A Florida woman jailed in a long-running dispute over her son's circumcision has been released after nine nights behind bars.
Heather Hironimus, 31, posted bond and was released at 10:18 p.m. Saturday, jail records show.
She's been portrayed as a martyr by anti-circumcision advocates around the country who have followed her case with rapt interest.
Hironimus and her 4-year-old-son's father, Dennis Nebus, have been warring for years over whether to have the boy's foreskin removed. She initially agreed in a parenting agreement filed in court, then changed her mind, giving way to a long legal fight. Circuit and appellate judges have sided with the father.
With her legal options dwindling, Hironimus went missing in February, and ignored a judge's order that she appear in court and give her consent for the surgery to be performed. A warrant was issued, but she wasn't located until May 14 at a Broward County shelter where she was staying with her son.
Brought before Judge Jeffrey Gillen on Friday, Hironimus again declined to sign a consent form for the surgery, and she was advised she would remain jailed indefinitely. After the hearing recessed and she reconsidered, she reluctantly agreed to sign, sobbing as she put pen to paper.
Though the signature solved a contempt charge against her, she still faces a criminal charge of interference with child custody.
Lawyers for both the mother and father have declined to comment, citing an ongoing gag order in the case. The parents had a six-month relationship but were never married. The father has called circumcision "just the normal thing to do."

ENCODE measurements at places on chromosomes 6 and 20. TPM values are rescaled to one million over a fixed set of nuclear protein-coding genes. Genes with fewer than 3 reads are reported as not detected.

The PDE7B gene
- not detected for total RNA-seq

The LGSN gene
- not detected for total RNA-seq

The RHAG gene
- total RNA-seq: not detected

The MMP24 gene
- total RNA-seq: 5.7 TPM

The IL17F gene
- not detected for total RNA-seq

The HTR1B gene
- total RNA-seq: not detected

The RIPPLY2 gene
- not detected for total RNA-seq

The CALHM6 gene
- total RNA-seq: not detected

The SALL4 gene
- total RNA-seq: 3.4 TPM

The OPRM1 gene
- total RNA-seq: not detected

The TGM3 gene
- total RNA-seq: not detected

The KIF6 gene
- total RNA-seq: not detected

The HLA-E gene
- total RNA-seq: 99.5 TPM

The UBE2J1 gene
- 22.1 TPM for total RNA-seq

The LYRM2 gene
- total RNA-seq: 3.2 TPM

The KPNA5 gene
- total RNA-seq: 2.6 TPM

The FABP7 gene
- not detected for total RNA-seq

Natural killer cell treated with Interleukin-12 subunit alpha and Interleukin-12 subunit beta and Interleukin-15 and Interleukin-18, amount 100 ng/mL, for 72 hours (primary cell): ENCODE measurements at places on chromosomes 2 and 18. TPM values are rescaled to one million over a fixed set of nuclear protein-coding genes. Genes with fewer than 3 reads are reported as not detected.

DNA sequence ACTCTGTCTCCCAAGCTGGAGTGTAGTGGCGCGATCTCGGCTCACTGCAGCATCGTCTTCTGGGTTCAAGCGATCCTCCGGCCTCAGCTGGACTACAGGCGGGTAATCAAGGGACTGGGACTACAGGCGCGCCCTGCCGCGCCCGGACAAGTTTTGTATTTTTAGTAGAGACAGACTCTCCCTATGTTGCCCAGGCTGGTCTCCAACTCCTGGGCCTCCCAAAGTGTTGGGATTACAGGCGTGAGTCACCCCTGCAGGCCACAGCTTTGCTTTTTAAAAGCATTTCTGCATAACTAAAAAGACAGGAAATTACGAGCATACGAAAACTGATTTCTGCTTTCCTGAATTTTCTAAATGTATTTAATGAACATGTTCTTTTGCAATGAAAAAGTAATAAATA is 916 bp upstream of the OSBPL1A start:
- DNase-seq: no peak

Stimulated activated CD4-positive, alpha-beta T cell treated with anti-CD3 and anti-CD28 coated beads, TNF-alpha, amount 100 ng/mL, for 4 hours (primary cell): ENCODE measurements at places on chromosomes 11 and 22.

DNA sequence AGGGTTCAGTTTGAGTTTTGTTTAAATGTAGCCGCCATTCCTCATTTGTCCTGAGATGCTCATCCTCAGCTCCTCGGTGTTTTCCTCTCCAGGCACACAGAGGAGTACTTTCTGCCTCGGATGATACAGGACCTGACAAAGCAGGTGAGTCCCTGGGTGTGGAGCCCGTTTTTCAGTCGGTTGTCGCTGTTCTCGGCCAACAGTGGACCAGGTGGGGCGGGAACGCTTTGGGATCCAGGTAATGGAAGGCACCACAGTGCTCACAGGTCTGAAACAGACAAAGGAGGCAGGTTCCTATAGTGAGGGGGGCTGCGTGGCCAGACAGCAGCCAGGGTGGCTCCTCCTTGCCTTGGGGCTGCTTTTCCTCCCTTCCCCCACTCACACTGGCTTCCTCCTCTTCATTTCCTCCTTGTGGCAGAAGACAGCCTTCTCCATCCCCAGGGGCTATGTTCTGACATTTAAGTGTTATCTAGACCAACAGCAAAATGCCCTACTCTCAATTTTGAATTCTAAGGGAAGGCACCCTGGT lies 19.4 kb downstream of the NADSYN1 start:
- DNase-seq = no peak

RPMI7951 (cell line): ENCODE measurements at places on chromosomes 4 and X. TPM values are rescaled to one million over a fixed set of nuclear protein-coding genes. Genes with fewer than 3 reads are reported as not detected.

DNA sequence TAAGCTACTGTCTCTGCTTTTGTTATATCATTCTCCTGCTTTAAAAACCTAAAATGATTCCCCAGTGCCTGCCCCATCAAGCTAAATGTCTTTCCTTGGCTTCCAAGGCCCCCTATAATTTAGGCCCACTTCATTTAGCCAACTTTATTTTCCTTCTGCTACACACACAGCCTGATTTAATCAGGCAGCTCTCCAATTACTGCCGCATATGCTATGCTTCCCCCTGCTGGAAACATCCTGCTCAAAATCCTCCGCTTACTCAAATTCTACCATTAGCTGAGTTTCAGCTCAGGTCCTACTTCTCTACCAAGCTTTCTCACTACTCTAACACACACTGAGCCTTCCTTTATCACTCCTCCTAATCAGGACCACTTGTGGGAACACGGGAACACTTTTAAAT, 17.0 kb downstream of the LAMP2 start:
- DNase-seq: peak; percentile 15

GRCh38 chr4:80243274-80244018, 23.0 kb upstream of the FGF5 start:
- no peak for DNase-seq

In court on Friday, the father's attorney said the surgery had not yet been scheduled, but Gillen gave him sole authority, temporarily, for the boy's medical decisions, and granted a motion to allow him to travel out-of-state to have the procedure completed.
The woman's mother, Mary Hironimus, said "intactivists" — anti-circumcision activists — planned to reach out to doctors around the country to urge them not to perform the circumcision.
Georganne Chapin, executive director of Intact America, which advocates against circumcision, said the images of a distraught Heather Hironimus signing the form to allow the surgery show how she was "bullied" into it and that she doesn't truly give her consent.
"If anyone finds out the circumstances under which she signed, a doctor would be insane to carry out that surgery," she said.